Algebra II

March 14th, 2012

Here’s a follow-up to Harsh Math, in which I demonstrated that delegate math is not necessarily in Romney’s favor.


“Between Rick Santorum and myself, we will get over two-thirds of the delegates and the so-called front runner will get less than one-third.” – Newt Gingrich last night


Dear Mitt:


The delegate math is now even less in your favor.

What do you think now about “cheesey grits’” flavor?


In Harsh Math, I discussed the mathematical impact of a Santorum-Gingrich alliance at a possible brokered convention, which after Mississippi and Alabama is now even more likely.

Rick Santorum won both of those states, trailed by Newt, with Mitt in third place. For a while, it looked like Mitt might win Mississippi, but that didn’t happen. That makes him even more of a wounded front-runner.

The other thing that could have happened as a result of last night is that Newt might have dropped out, having lost to Santorum in both Mississippi and Alabama in spite of Newt’s “Southern strategy.” But that didn’t happen either.

The conventional wisdom is that Newt’s continued participation hurts Rick Santorum and helps Romney, since it denies Santorum the one-on-one match-up that would allow Santorum to consolidate the non-Romney vote. But there’s one possible twist (again, a mathematical one) to that conventional wisdom story.

While it’s true that Newt’s departure would definitely allow Santorum’s personal share of the primary vote and primary delegate totals to increase, it’s also true that not all of Gingrich’s voters would migrate to Santorum. Newt’s billionaire campaign financier Sheldon Adelson is one such example: he reportedly dislikes Santorum and has said he’ll support Romney if Newt drops out.

If delegate totals for the remaining states exactly matched the primary vote breakdown, then Newt’s departure from the race would by definition result in fewer non-Romney votes at the convention, since Romney would pick up some portion of Gingrich’s erstwhile voters and delegates, even if only a very small one. But the intricacy of delegate math complicates the analysis: some of the remaining states are winner-take-all, and other states have formulas that cause delegate distribution to diverge from the popular vote. So, the questions then becomes: (1) does the former factor outweigh the latter, or vice versa, and (2) would the delegates that Romney might pick up if Gingrich dropped out be enough to put Romney over the 1144 delegate threshold necessary to avoid a brokered convention, or to win one with a Romney-Ron Paul deal that gave Romney Ron Paul’s delegates.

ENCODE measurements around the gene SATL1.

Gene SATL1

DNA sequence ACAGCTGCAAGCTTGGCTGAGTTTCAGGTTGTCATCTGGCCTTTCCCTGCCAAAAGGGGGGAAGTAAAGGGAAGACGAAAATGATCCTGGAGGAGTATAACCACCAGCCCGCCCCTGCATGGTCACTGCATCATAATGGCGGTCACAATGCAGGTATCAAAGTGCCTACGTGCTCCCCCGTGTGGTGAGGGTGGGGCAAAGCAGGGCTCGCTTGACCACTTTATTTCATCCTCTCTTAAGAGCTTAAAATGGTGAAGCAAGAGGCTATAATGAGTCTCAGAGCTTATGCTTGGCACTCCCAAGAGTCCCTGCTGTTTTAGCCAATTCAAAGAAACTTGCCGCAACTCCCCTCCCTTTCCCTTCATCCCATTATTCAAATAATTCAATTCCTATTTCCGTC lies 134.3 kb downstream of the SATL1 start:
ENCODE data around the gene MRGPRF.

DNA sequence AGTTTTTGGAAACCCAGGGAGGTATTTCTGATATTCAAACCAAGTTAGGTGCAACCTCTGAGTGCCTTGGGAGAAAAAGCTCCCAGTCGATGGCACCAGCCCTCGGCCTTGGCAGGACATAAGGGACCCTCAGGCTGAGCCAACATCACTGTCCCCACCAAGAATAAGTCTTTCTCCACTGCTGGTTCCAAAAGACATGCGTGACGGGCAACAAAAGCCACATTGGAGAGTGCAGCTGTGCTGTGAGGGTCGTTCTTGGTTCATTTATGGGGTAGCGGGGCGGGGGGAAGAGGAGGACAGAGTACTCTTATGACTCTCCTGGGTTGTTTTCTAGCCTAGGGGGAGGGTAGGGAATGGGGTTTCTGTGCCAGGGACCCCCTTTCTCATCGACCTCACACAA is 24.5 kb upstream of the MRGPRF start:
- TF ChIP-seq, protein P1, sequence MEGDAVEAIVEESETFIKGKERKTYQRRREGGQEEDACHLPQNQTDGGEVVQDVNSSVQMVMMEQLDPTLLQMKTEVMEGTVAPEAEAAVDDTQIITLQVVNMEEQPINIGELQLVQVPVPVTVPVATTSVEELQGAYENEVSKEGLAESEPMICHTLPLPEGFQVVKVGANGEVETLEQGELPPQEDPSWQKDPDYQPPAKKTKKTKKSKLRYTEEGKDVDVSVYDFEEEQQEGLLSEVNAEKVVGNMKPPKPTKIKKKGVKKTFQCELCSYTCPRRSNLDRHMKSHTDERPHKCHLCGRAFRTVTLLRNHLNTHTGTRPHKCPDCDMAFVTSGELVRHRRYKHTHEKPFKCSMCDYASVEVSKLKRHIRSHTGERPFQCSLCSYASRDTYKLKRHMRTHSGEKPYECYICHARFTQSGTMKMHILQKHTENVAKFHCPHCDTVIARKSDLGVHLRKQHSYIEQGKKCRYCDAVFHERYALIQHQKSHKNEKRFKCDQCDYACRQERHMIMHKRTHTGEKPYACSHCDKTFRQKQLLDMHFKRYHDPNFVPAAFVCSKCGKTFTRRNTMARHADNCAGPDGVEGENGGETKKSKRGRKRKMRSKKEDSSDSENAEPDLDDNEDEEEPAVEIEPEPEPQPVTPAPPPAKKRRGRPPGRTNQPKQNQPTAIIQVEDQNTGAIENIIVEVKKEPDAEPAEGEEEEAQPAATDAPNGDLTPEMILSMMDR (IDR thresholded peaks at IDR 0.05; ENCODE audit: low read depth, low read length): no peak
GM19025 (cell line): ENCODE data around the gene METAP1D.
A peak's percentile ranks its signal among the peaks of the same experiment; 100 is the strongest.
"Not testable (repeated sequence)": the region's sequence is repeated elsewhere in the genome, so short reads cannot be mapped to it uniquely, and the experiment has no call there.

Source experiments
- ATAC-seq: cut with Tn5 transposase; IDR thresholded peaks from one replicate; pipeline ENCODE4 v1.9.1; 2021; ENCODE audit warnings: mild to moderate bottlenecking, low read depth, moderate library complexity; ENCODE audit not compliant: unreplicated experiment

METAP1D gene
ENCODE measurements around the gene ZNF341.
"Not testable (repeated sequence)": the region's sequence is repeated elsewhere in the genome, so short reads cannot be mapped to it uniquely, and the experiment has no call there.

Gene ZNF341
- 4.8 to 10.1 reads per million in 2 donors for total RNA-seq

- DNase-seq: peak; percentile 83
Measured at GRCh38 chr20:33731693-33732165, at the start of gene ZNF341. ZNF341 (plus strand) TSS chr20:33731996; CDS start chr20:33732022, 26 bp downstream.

Of course, this analysis begs the $64,000,000 question: what happens with the non-Romney delegates at a brokered convention? If Santorum and Gingrich pool their delegates as I described in Harsh Math, either by prior agreement or as a result of negotiations at the convention, then Santorum (assuming he’s still the non-Romney front-runner and beneficiary of that alliance) may actually end up benefiting from Gingrich’s staying in the race. Of course, the price for Newt’s delegates will at that point be much higher.

Another point that flows from last night’s results: if over the next few days there isn’t GOP Establishment pressure on Newt to drop out, that’s evidence that the Establishment wants to keep its options open to introduce a surprise White Knight in the increasingly likely event of a brokered convention (read Mr. Surprise for more about that).


Update: I didn’t occur to me that today’s Pi Day until after I wrote this, but that makes math-related political analysis all the more appropriate.


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